Going Cocoa for Chocolate

Programs for this blog post

Leadership & Service in Children's Education

Authored By:

Marisa Deku

Have you ever wondered how a cocoa bean turns into the decedent chocolate that we all enjoy?  Allow me to take you on a journey from Equatorial Guinea to Ghana with Tetteh Quarshie who discovered the value of the cocoa bean back in the 1870's.  It was the year 1879 that Tetteh Quarshie was able to sneak a few cocoa beans back into Ghana via a tool box he carried as a blacksmith.  These beans turned into an industry that now is responsible for 30-45% of Ghana's current GDP, exporting $15.3 million of chocolate to the world in 2021.

We visited the original Tetteh Quarshie Cocoa Farm in Mampong Akwapim where the first cocoa trees were planted in Ghana and they still exist today.  Here we learned how the cocoa is harvested, fermented and then sold to chocolate producers, while the by-products are turned into the traditional black soap, feed for animals and for plants as a natural fertilizer.  Ghana's style of fermentation and technique of only drying the beans in the sun produces some of the highest quality chocolate in the world.  Some students got to use the hand tools that cut the pod from the branches, but then we all got to taste the fruity milk membrane that surrounds the bean in the pod.  Our guide, Thomas, used the freshly harvested pods to do a demonstration showing us how the farmer ferments and dries the beans.  After cutting the pod in half, they lay the beans with the placenta and membrane on a banana leaf, and also cover with banana leaves to assure no air enters.  On day 3 the farmer comes and removes the placenta that holds the beans together, leaving the membrane on the beans and puts them back in a heap to create heat and covers.  By day 5 they have now changed from white to brown, the farmer mixes beans around and covers again for two more days of fermentation. On day 7 it is now time to let them dry in the sun for at least a week depending on the amount of sun, mixing them around each day. Once they are dried the farmer typically sells the beans in 100lb sacs to the big factories that produce a variety of chocolate products.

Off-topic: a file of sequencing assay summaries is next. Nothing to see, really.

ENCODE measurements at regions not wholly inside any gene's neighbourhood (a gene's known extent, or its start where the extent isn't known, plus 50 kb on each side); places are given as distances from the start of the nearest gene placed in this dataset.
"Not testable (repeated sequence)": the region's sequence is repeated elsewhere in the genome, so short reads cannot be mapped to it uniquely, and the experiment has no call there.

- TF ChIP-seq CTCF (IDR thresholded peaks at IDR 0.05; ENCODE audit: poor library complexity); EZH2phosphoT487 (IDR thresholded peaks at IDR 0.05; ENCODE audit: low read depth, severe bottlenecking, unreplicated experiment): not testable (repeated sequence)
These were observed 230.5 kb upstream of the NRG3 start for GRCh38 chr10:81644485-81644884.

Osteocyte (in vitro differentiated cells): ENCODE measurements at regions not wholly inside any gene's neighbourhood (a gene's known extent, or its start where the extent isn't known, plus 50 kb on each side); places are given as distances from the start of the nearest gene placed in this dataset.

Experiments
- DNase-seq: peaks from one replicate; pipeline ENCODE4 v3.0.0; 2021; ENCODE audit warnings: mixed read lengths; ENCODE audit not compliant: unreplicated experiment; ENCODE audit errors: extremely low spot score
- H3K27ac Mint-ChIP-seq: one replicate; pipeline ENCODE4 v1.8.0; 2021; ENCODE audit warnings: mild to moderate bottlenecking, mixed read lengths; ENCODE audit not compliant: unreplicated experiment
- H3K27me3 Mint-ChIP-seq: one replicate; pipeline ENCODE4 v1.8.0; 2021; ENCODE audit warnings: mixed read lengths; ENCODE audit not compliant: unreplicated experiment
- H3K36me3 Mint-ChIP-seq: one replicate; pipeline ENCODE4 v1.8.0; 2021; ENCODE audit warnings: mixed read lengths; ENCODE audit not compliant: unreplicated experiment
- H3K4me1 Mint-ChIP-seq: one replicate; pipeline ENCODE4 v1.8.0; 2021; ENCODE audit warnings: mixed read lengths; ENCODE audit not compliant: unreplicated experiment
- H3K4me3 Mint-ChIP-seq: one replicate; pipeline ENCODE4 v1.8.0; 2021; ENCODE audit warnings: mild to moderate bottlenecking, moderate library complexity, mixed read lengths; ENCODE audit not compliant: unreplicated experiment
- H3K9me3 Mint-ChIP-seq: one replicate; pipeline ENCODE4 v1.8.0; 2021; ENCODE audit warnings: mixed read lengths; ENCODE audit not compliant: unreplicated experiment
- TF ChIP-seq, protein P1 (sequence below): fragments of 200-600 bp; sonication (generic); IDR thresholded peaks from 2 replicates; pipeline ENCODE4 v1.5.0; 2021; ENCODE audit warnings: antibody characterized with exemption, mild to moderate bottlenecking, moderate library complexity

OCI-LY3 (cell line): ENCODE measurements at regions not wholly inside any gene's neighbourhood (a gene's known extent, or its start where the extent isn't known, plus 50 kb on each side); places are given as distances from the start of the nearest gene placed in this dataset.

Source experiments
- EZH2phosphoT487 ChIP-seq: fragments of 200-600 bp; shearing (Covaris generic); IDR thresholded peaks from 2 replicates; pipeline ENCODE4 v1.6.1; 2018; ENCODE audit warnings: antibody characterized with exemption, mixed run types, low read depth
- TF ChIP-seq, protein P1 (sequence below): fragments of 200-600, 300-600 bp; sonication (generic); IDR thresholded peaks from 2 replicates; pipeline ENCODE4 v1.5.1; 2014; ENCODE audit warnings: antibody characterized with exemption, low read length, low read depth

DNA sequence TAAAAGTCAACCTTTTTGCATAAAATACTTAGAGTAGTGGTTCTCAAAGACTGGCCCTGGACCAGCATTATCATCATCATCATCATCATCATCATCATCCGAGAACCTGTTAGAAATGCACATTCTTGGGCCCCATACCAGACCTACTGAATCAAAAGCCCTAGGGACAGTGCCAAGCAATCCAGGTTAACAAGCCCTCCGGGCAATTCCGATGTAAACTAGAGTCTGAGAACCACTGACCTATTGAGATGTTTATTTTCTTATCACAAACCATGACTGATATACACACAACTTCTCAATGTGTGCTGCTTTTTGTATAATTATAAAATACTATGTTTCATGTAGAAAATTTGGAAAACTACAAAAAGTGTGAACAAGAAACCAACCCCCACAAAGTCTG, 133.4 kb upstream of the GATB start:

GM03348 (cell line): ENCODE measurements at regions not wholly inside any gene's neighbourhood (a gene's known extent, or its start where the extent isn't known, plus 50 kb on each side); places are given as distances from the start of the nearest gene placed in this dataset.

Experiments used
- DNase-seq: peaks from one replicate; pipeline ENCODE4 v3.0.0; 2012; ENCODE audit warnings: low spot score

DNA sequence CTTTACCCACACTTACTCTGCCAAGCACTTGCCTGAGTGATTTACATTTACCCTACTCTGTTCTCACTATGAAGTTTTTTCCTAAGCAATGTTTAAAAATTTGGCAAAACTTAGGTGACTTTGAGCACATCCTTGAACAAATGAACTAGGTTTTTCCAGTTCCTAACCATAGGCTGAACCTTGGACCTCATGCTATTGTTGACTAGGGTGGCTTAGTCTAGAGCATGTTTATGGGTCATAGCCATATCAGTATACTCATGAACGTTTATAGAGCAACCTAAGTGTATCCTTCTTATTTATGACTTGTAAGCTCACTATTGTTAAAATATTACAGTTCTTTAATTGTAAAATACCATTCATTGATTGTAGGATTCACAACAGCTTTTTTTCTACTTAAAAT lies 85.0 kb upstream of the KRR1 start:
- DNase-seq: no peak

Fortunately some plantation owners have been able to keep the business in the family, opening smaller factories and producing their own chocolate such as Delfi Ventures.  Delfi Ventures has created a chocolate making eco-tourism experience and offers chocolate making classes alongside their own chocolate production.  We were lucky enough to visit the family run operation and have an afternoon full of chocolate, making our own. When we entered the room, the smell was delicious, creating more excitement for the experience ahead.  We learned that white chocolate is actually made with the cocoa butter alone and some added sugar for sweetness.  The milk chocolate and dark chocolate is the same mixture with chocolate liquor added; the more liquor, the darker the chocolate. 

We split into three groups and were able to make white, milk and dark chocolate.  They had already pre-mixed the chocolate so the students started by pouring the mixture on slabs, moving it around until each one had the desired temperature needed to set it in the mold. Once they put it in the mold, the molds were placed in the fridge for 15 minutes and we anxiously awaited our own freshly made chocolate. There was leftover mixture that didn't make it into the mold, but it made it into the bellies of all our chocolate lovers.  Everyone was very proud of their chocolate creation and was able to take some to go. Some of the chocolate made it back to the hostel, some of it never made it to the bus.  We hope sharing this journey of a cocoa bean makes you feel the love of Ghana and all our cocoa farmers worldwide next time you savor some chocolate ice cream or allow chocolate to melt in your mouth and soothe the soul!